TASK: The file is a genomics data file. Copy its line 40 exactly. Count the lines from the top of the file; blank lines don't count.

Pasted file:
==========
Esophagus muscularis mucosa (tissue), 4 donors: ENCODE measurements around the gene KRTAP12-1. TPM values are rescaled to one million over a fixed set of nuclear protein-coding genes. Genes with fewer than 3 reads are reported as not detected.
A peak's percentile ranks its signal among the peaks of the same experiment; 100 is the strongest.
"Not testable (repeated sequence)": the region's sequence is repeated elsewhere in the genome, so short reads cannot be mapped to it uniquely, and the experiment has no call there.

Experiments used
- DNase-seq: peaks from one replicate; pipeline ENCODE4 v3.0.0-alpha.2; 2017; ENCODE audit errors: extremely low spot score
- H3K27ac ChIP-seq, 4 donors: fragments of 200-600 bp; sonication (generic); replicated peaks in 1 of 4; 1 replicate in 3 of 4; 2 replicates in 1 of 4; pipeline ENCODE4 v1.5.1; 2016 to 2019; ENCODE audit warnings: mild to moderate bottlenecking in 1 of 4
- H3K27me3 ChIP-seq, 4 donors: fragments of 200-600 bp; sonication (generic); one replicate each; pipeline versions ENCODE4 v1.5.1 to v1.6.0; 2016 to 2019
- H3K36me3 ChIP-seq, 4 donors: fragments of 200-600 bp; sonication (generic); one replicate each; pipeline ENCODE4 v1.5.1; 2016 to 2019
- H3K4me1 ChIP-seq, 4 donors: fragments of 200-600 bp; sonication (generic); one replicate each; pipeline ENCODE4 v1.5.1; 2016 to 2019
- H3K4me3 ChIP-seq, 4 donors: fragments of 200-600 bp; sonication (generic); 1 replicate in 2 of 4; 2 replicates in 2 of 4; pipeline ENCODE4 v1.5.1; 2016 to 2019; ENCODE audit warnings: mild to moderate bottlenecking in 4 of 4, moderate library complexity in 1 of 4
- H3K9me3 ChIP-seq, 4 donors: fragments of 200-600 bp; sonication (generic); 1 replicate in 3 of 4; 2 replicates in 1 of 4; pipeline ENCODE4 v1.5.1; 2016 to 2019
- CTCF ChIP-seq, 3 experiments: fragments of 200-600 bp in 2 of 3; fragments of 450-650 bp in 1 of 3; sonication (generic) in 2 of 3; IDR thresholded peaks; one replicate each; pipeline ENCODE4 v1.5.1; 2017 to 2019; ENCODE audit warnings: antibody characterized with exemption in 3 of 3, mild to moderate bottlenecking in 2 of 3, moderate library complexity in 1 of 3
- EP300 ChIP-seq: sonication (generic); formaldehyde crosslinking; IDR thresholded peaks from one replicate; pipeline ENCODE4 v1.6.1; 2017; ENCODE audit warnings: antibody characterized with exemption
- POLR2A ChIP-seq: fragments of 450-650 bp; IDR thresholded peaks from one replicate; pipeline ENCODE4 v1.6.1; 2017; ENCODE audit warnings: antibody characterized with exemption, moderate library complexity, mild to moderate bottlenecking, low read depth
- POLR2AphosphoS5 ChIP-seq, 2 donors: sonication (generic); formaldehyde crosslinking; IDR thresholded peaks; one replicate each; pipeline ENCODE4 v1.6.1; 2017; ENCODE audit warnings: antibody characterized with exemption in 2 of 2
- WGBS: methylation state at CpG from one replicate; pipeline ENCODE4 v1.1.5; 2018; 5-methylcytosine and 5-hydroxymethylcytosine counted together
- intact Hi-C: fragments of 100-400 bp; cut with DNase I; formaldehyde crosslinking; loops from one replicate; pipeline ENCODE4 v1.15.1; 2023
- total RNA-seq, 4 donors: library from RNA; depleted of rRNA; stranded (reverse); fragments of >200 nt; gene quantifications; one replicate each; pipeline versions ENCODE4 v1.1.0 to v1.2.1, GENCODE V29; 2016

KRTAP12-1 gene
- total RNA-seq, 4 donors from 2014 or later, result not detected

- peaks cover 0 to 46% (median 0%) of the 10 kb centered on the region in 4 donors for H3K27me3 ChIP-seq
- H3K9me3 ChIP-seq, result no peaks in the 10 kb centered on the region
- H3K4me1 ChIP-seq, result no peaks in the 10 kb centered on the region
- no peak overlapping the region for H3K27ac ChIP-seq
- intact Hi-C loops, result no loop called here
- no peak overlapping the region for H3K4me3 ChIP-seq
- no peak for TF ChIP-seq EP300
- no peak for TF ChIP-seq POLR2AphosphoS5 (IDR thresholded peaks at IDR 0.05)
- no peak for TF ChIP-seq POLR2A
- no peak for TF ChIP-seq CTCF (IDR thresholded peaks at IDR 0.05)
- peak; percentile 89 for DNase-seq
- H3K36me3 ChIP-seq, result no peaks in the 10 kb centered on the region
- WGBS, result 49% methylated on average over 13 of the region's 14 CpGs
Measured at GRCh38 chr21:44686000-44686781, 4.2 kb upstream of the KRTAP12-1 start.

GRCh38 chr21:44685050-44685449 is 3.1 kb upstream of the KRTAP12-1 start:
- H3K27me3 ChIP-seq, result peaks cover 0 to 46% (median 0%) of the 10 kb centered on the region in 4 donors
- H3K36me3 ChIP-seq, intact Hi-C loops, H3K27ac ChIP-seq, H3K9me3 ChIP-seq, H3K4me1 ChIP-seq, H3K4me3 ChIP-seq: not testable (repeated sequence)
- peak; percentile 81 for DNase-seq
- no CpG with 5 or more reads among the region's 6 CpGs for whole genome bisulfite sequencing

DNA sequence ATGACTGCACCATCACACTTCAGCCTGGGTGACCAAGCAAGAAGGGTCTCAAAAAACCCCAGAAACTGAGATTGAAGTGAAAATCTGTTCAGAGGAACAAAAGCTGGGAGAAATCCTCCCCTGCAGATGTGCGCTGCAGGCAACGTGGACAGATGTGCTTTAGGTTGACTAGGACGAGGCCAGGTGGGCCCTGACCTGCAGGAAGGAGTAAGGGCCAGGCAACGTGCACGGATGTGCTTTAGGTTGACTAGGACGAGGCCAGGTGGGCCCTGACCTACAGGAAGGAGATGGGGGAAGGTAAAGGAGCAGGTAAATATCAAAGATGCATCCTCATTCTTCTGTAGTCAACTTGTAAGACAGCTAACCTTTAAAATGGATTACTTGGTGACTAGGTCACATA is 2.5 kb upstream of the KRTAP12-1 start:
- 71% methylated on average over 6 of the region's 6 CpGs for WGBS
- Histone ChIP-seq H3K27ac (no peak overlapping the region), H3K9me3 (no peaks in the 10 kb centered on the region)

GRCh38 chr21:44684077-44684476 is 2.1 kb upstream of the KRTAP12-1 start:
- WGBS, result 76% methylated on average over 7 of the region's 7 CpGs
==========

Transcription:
DNA sequence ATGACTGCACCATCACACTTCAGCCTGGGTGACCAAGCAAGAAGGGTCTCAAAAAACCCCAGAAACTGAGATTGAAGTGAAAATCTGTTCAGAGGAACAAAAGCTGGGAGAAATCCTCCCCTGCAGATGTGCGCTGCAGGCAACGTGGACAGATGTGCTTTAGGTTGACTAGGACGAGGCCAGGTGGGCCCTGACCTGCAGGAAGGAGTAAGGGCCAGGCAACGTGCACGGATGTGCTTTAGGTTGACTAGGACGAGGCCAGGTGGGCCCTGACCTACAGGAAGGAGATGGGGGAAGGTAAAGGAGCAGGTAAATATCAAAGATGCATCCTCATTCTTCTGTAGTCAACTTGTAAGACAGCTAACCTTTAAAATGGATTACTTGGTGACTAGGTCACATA is 2.5 kb upstream of the KRTAP12-1 start: